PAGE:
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Monkshood/Venus' Chariot

Aconitum napellus
Aconitum napellus
Did you know that… ?
  • ...a fatal dose for a human is only 1-5 milligrams of aconitine, the poison in monkshood?
  • ...the alkaloid aconitine was used during WWII by the Germans to poison bullets?
  • ...aconitine was in common use in ancient Greece to poison tips of arrows and spears?
  • ...aconitine was used to kill wolves? This is the source of one of the plant’s folk names – wolfsbane.
  • ...aconitine was used by George Henry Lamson in 1881 to poison his brother-in-law, so that Lamson would acquire an inheritance?
  • ...aconitine became well known due to its appearance in Lord Arthur's Crime, by Oscar Wilde, in 1891?
  • ...aconitine from monkshood also played a significant role in the novel Ulysses, by James Joyce, an Irish author who wrote this novel in which Leopold Bloom’s father used a liniment containing aconitine to commit suicide.
  • 1953, the Soviet biochemist and poison researcher Grigorij Majranovskij used aconitine in experiments on prisoners in secret laboratories of the NKVD (forerunner of the KGB, the Soviet Union's secret police) and later admitted to killing about ten prisoners with this poison?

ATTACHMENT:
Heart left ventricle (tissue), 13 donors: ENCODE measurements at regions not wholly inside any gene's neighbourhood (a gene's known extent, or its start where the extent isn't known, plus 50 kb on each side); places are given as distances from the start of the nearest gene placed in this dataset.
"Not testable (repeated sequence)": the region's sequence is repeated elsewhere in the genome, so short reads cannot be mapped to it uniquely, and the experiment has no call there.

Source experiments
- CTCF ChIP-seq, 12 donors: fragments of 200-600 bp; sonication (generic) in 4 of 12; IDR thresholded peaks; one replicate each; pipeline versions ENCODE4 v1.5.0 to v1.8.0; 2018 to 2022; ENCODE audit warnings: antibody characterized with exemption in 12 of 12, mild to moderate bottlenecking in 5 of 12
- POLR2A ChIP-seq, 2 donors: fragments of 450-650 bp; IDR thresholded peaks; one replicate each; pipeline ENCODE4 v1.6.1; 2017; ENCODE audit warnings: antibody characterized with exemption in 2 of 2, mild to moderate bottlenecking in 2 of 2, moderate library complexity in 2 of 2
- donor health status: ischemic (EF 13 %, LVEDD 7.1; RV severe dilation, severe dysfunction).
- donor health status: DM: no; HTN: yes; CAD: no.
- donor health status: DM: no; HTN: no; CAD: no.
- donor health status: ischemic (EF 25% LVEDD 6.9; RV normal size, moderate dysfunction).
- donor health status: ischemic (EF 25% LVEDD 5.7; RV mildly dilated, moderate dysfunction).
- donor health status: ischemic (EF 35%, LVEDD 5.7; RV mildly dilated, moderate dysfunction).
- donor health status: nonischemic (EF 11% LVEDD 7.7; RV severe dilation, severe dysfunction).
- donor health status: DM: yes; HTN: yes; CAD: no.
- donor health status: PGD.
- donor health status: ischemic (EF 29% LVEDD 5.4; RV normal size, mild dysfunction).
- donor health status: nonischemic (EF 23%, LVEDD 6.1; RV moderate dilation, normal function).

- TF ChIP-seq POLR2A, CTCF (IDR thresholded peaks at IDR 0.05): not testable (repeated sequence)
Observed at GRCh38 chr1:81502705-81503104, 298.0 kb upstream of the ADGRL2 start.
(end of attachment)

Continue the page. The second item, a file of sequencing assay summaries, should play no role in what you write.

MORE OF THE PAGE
• 2009, Lakhvir Singh of Feltham (west London, Great Britain) used aconitine mixed into food to poison her ex-lover (who died of the poison) along with his fiancé, and was sentenced to life in prison for the crimes?
Monkshood/Venus' Chariot - Aconitum napellus
Practical info

Basic information:
Division – angiosperms (Magnoliophyta)
Class – eudicots (Rosopsida)
Maximum height – 150 cm
Distribution – Czech Republic
Type of poison – alkaloids

Distinguishing marks:
A perennial, 50-150 cm high, growing stalks with pinnatisect leaves. Flowers are blue and helmet-shaped. It grows near streams in the mountains and foothills of Europe.

Characteristics and poison

Monkshood is described in some literature as the most poisonous plant in Europe. It is classed into the buttercup or crowfoot (Ranunculaceae) family, and contains the alkaloid aconitine. 10-20 minutes after ingestion, the person experiences burning and itching in the mouth, fingers and toes, then in the skin all over the body. Later come goose bumps, unbearable pain and ague. Further symptoms are nausea, vomiting, diarrhea, headaches, painful throat, neck, back and heart, droning in the ears, yellow-green vision and excessive urination. Larger doses can lead to initial rapid breathing, followed by paralysis of the lungs and heart.